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Surviving The Unexpected Rough-Water Swim

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Learn how to attack the waves with confidence. Photo: Robert Murphy
Learn how to attack the waves with confidence. Photo: Robert Murphy

Nan Kappeler provides tips on how to stay calm and prepared on race morning when a rougher than usual swim start awaits you.

Written by: Nan Keppeler

Surfers welcomed the 10-foot high waves at Hurley US Open Surfing Championships at the Huntington Beach, Calif. pier on July 26. Down the coast in Solana Beach, Calif., four to seven foot high swells slamming the shore at the start of the annual sprint race gave many athletes a reason to be concerned.

Though well prepared for the half-mile swim, Kristen Mayer, 41, of Encinitas, Calif., was taking no chances in the rougher than usual waters.  Thirty minutes prior to the start, she repeated a few runs in and out of the surf line and spent some time in the breakers to determine the direction of the current and force of the waves.

Practice paid off when she was able to overcome a set of large waves that sent all but her and another woman tumbling back towards the shore.  Mayer exited the swim second and went on to win her age group.

“The high surf and strong currents gave me a chunk of anxiety before the start,” Mayer said.  “I had anticipated the surf, and knew it would be on the big side, and knew big (wave) sets would be a problem. I was very thankful to get over the waves.”

While unusually big swells and strong currents can be expected at legendary surfing spots, many triathletes prepare for the swim leg in calm waters, entering only when the conditions seem to be just right. But water has many personalities, and the most peaceful, tranquil bodies of water can change temperaments overnight. Preparing for all swim conditions can help you to turn rough water into an advantage.

“I actually look forward to a rougher swim,” said David Light, 40, an elite triathlete and ocean swim instructor from Fountain Valley, Calif.  “I can gain a few seconds diving through the oncoming waves. No matter how big the wave, I know I can get through.”

Ocean swims at least once a week with a group that includes Michellie Jones and Luke Bell off Moonlight Beach in San Diego, Calif. every Friday have definitely helped senior editor Jay Prasuhn on the swim. But he credits his confidence, understanding and respect for the surf for top swim finishes.

“The more you understand, the less intimidating the water is, and the easier it is to realize that these ‘hazards’ are quite easy to work around,” Prasuhn explained.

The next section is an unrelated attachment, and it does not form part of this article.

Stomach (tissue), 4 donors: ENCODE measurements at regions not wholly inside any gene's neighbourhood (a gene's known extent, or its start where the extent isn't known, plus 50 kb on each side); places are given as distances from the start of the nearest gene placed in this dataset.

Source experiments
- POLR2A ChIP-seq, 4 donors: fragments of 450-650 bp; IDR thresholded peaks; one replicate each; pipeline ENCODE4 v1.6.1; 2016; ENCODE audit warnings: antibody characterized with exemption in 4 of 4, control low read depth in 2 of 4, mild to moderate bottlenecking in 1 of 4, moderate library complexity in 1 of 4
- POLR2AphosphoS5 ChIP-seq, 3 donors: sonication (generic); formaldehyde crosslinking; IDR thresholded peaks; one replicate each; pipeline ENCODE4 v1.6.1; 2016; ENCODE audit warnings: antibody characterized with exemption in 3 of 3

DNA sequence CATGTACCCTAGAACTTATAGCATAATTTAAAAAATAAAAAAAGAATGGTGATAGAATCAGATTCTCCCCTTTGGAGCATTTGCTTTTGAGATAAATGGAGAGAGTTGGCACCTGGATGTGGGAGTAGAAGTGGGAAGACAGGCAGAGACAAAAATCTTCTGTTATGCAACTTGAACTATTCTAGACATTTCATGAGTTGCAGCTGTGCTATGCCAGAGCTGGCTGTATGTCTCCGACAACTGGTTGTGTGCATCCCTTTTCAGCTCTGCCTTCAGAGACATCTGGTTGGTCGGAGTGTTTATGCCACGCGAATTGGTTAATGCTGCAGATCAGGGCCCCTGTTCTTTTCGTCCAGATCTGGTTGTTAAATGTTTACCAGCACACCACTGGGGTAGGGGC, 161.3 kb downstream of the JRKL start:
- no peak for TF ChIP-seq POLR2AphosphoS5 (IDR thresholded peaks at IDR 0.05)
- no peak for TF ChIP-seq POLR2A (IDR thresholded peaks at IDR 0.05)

At this year’s Ironman 70.3 Buffalo Springs in Lubbock, Texas, racers were greeted with gusty 20 mph winds at the normally placid lake, turning the serene waters into massive, choppy waves. Jacob Wood, 26, a top age-grouper from McKinney, Texas, said he makes it a goal to swim the course several times before the start of a race.

“Preparation for the swim is the key,” Wood said.  “I think to myself if the water is chopping east, I should swim west first.  I know it will be easier if I am calm, collective and prepared.”

Training for many triathletes is often limited to the pool and geared towards races with notably calm, pool-like conditions.  While the pool is a great place to build endurance and work on stroke technique, it is imperative to experience as many swim conditions as possible such as large waves and side currents. Whether you live on the coast with access to the ocean, or in the middle of the country, look for opportunities to experience rougher water conditions.

The following opportunities can increase your exposure to unforeseeable water conditions.  Remember to never swim alone and respect the water, only entering if you feel confident and trained.

1.     Take open water clinics, often offered by local triathlon shops or athletes.  These clinics give you a chance to enter the water at a slower pace with a group of people, simulating a race start.
2.    Perfect your dolphin skills over and under waves.  Too many people like to side-swim, walk or dog paddle through oncoming swells or white water.  Getting under the waves will save you a tremendous amount of energy in getting to the first buoy.
3.    Train for the open water with a triathlon club.  Many clubs schedule regular swims with large attendance.  The more time you spend in the water, the more comfortable you will feel race day.
4.    Never miss the opportunity to warm-up.  This is your chance to feel the water temperature, the current and the depth. Also view the course from in the water and make adjustments on your goggles, wetsuit or start position and path.
5.    Take advantage of the group starting ahead. Watch racers’ entries and path to the first buoy. If the entire group is being pushed south by the current, re-think your start location. Note any palaces where people may be steeping into holes, or running across sandbars.
6.    Consider going wetsuit-less in big surf.  The buoyancy of the neoprene hinders your chances of getting under big waves.  Prasuhn suggests a TYR Sayonara swim skin, which submerges much easier than a wetsuit, while providing a bit of warmth and slick-skin speed.